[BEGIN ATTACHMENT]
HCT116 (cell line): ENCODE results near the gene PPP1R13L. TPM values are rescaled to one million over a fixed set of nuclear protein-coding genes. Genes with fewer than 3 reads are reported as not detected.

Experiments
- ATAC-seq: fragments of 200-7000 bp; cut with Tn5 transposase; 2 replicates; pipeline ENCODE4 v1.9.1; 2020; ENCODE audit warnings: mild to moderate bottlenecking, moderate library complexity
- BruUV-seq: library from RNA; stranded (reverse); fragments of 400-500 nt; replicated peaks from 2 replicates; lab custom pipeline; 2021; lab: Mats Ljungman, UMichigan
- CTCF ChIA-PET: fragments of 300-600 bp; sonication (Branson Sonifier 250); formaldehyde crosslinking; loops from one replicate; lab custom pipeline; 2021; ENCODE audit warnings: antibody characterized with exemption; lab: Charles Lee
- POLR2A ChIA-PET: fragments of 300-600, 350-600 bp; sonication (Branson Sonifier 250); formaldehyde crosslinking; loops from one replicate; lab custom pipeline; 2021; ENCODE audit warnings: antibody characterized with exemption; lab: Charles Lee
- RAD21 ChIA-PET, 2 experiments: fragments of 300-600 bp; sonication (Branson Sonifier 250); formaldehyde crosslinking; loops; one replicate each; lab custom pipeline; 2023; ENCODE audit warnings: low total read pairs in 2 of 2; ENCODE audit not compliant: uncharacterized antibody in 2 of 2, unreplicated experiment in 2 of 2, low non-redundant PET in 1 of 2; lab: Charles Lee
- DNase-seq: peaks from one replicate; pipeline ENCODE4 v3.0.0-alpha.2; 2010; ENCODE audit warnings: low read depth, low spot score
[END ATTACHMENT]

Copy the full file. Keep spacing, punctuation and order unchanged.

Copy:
HCT116 (cell line): ENCODE results near the gene PPP1R13L. TPM values are rescaled to one million over a fixed set of nuclear protein-coding genes. Genes with fewer than 3 reads are reported as not detected.

Experiments
- ATAC-seq: fragments of 200-7000 bp; cut with Tn5 transposase; 2 replicates; pipeline ENCODE4 v1.9.1; 2020; ENCODE audit warnings: mild to moderate bottlenecking, moderate library complexity
- BruUV-seq: library from RNA; stranded (reverse); fragments of 400-500 nt; replicated peaks from 2 replicates; lab custom pipeline; 2021; lab: Mats Ljungman, UMichigan
- CTCF ChIA-PET: fragments of 300-600 bp; sonication (Branson Sonifier 250); formaldehyde crosslinking; loops from one replicate; lab custom pipeline; 2021; ENCODE audit warnings: antibody characterized with exemption; lab: Charles Lee
- POLR2A ChIA-PET: fragments of 300-600, 350-600 bp; sonication (Branson Sonifier 250); formaldehyde crosslinking; loops from one replicate; lab custom pipeline; 2021; ENCODE audit warnings: antibody characterized with exemption; lab: Charles Lee
- RAD21 ChIA-PET, 2 experiments: fragments of 300-600 bp; sonication (Branson Sonifier 250); formaldehyde crosslinking; loops; one replicate each; lab custom pipeline; 2023; ENCODE audit warnings: low total read pairs in 2 of 2; ENCODE audit not compliant: uncharacterized antibody in 2 of 2, unreplicated experiment in 2 of 2, low non-redundant PET in 1 of 2; lab: Charles Lee
- DNase-seq: peaks from one replicate; pipeline ENCODE4 v3.0.0-alpha.2; 2010; ENCODE audit warnings: low read depth, low spot score